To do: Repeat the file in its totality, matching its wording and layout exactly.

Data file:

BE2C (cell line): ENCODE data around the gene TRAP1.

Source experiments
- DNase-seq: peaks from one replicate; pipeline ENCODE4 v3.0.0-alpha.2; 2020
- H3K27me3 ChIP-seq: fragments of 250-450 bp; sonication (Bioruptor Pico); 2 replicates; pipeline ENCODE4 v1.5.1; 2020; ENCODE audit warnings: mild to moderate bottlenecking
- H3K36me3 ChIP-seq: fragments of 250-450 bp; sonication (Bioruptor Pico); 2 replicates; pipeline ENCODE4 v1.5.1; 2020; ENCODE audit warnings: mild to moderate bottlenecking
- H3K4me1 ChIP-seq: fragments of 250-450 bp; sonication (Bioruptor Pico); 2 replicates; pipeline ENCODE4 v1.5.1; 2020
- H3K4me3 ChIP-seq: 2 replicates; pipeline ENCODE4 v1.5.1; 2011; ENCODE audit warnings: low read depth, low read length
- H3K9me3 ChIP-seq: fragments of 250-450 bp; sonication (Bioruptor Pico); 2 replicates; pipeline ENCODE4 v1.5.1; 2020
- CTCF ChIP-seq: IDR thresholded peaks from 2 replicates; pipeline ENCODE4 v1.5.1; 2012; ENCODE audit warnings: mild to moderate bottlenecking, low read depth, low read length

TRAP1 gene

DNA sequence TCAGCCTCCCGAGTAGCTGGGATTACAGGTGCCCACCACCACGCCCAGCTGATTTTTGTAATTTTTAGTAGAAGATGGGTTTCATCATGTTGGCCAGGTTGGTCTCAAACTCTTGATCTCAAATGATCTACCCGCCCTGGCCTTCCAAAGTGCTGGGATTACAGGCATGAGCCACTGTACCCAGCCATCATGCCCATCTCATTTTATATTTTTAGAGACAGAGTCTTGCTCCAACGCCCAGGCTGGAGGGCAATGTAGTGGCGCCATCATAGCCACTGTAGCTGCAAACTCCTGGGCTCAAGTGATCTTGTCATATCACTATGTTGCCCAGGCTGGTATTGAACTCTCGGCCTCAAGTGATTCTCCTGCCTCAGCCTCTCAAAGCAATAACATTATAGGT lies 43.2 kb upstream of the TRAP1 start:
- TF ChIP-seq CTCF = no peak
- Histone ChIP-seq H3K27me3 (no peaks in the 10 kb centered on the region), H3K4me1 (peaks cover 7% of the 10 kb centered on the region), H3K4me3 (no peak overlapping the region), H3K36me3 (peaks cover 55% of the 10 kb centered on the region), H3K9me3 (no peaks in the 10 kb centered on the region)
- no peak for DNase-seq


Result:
BE2C (cell line): ENCODE data around the gene TRAP1.

Source experiments
- DNase-seq: peaks from one replicate; pipeline ENCODE4 v3.0.0-alpha.2; 2020
- H3K27me3 ChIP-seq: fragments of 250-450 bp; sonication (Bioruptor Pico); 2 replicates; pipeline ENCODE4 v1.5.1; 2020; ENCODE audit warnings: mild to moderate bottlenecking
- H3K36me3 ChIP-seq: fragments of 250-450 bp; sonication (Bioruptor Pico); 2 replicates; pipeline ENCODE4 v1.5.1; 2020; ENCODE audit warnings: mild to moderate bottlenecking
- H3K4me1 ChIP-seq: fragments of 250-450 bp; sonication (Bioruptor Pico); 2 replicates; pipeline ENCODE4 v1.5.1; 2020
- H3K4me3 ChIP-seq: 2 replicates; pipeline ENCODE4 v1.5.1; 2011; ENCODE audit warnings: low read depth, low read length
- H3K9me3 ChIP-seq: fragments of 250-450 bp; sonication (Bioruptor Pico); 2 replicates; pipeline ENCODE4 v1.5.1; 2020
- CTCF ChIP-seq: IDR thresholded peaks from 2 replicates; pipeline ENCODE4 v1.5.1; 2012; ENCODE audit warnings: mild to moderate bottlenecking, low read depth, low read length

TRAP1 gene

DNA sequence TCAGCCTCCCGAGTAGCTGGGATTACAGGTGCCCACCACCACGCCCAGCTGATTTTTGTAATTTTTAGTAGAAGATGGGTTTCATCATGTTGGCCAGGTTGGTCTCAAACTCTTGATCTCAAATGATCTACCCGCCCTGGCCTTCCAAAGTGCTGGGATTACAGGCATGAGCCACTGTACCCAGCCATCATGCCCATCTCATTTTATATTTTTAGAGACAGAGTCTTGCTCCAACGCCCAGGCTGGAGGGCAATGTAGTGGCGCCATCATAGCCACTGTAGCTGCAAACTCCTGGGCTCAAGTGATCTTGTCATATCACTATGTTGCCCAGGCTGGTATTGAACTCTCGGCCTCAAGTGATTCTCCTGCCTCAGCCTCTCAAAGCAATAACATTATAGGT lies 43.2 kb upstream of the TRAP1 start:
- TF ChIP-seq CTCF = no peak
- Histone ChIP-seq H3K27me3 (no peaks in the 10 kb centered on the region), H3K4me1 (peaks cover 7% of the 10 kb centered on the region), H3K4me3 (no peak overlapping the region), H3K36me3 (peaks cover 55% of the 10 kb centered on the region), H3K9me3 (no peaks in the 10 kb centered on the region)
- no peak for DNase-seq